The DS should concentrate on being the ‘senior customer’ – along with the ES – concentrating on the ‘why’ for the project, and leave the project manager and the delivery team to focus on ‘what’ the best solution would be and ‘how’ best to deliver it. This division of responsibility is a good guide to forming a fruitful relationship with the project manager. Ideally the ES, DS and project manager should discover each other’s strengths and weaknesses and develop a mode of operation that maximises their mutual strengths. This doesn’t happen by accident and requires skilful interpersonal exploration This might suggest the DS needs to be a strong people person, in addition to the capabilities outlined for the ES?
Who makes the best sponsor?
Do project managers make good sponsors? What about those that have sound operational/ business-as-usual management experience? The overall view of the debate mentioned earlier is often ‘it depends’.
However, my own experience has shown that the most effective individuals undertaking the executive sponsor roles have come through the operational path. In our specific examples we conclude that this is due to:
- Being close to and intrigued by the organisation’s marketplace, competition, strategy and direction and having responsibility for operational budgets and performance.
- Having developed thinking in depth about creating organisational discontinuity – having spotted opportunities for transformational change, benefits and articulated visions for the future.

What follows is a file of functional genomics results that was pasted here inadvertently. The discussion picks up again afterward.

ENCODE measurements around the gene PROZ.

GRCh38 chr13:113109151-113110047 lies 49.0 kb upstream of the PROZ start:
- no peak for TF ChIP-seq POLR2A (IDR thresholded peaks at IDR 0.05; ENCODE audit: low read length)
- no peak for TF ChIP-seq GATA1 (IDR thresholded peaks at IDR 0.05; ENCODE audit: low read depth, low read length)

- Being familiar with the board members and key decision makers.
- Having experienced an operational crisis that has been resolved through extensive discussion with external stakeholders.
- Being a credible leader across the organisation.
However, one of the things that may be a weakness with someone from the operational side is a lack of project management understanding. We have seen this weakness dealt with very successfully through the ES accepting and addressing this weakness. This can be successfully addressed by having a strategy to strengthen it with an independent adviser or project manager acting as a coach.
We have seen many former project managers deployed as delegated sponsors and take on a ‘senior project manager’ focus - too much on delivery rather than trying to maximise the business outcomes.
It does matter and our leaning is to look for future sponsors that have come through the operational or strategy side of the business. OK, we now hear howls of derision from project delivery people. We’re not saying that an experienced project manager cannot make a great sponsor. However, they may be more challenged in succeeding than someone from the operational side (and who has the required competences) and who is also honest about their weaknesses. We would welcome views and debate on this contentious conclusion.
The APM Governance SIG will be exploring the role of the sponsor in a series of webinars next month, starting with Sponsorship: how to enhance the role within the project profession on 9 July at 12.30. You can register for free by visiting APM events.
(i) References to project includes programme and investment or vice versa.